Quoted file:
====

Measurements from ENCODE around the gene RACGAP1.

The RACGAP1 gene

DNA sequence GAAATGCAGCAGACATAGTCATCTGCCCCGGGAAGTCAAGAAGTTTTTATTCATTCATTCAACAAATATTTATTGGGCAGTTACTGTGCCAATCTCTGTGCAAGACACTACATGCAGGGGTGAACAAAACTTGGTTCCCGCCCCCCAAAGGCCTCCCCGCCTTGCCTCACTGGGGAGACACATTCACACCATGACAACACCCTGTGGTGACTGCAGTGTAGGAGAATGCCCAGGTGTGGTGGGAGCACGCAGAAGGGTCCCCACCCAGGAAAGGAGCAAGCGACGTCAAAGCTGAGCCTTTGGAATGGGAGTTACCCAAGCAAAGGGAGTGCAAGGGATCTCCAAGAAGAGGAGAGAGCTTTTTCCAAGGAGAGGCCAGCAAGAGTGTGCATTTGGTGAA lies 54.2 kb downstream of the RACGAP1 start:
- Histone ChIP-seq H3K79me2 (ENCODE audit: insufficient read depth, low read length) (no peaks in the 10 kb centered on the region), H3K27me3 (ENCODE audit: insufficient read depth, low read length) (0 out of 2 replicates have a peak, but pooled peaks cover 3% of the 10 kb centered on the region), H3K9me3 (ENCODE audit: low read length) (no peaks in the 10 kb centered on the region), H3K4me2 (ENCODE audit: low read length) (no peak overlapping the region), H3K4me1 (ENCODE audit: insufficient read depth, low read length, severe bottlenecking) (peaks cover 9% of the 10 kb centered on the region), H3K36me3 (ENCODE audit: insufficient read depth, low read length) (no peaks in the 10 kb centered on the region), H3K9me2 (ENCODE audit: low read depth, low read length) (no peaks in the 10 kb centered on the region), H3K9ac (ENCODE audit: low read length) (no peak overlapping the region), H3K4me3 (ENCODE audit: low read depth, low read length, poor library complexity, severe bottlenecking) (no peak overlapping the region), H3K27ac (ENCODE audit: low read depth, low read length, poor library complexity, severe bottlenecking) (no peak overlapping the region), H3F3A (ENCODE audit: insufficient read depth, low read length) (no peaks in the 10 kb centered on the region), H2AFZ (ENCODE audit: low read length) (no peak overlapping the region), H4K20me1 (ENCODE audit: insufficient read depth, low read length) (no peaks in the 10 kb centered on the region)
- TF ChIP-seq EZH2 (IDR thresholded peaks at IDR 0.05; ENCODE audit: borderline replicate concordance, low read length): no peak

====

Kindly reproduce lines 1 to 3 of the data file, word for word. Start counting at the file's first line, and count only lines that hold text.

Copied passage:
Measurements from ENCODE around the gene RACGAP1.

The RACGAP1 gene

DNA sequence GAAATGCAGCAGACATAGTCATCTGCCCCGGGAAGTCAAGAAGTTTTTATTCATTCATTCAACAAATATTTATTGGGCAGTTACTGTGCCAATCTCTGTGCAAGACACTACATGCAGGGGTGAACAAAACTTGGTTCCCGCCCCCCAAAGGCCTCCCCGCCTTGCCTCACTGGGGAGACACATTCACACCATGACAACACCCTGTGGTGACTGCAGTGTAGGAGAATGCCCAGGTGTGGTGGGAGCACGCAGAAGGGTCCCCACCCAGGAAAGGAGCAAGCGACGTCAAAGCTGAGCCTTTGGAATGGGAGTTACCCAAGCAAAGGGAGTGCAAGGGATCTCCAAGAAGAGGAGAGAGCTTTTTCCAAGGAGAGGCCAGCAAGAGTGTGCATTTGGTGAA lies 54.2 kb downstream of the RACGAP1 start: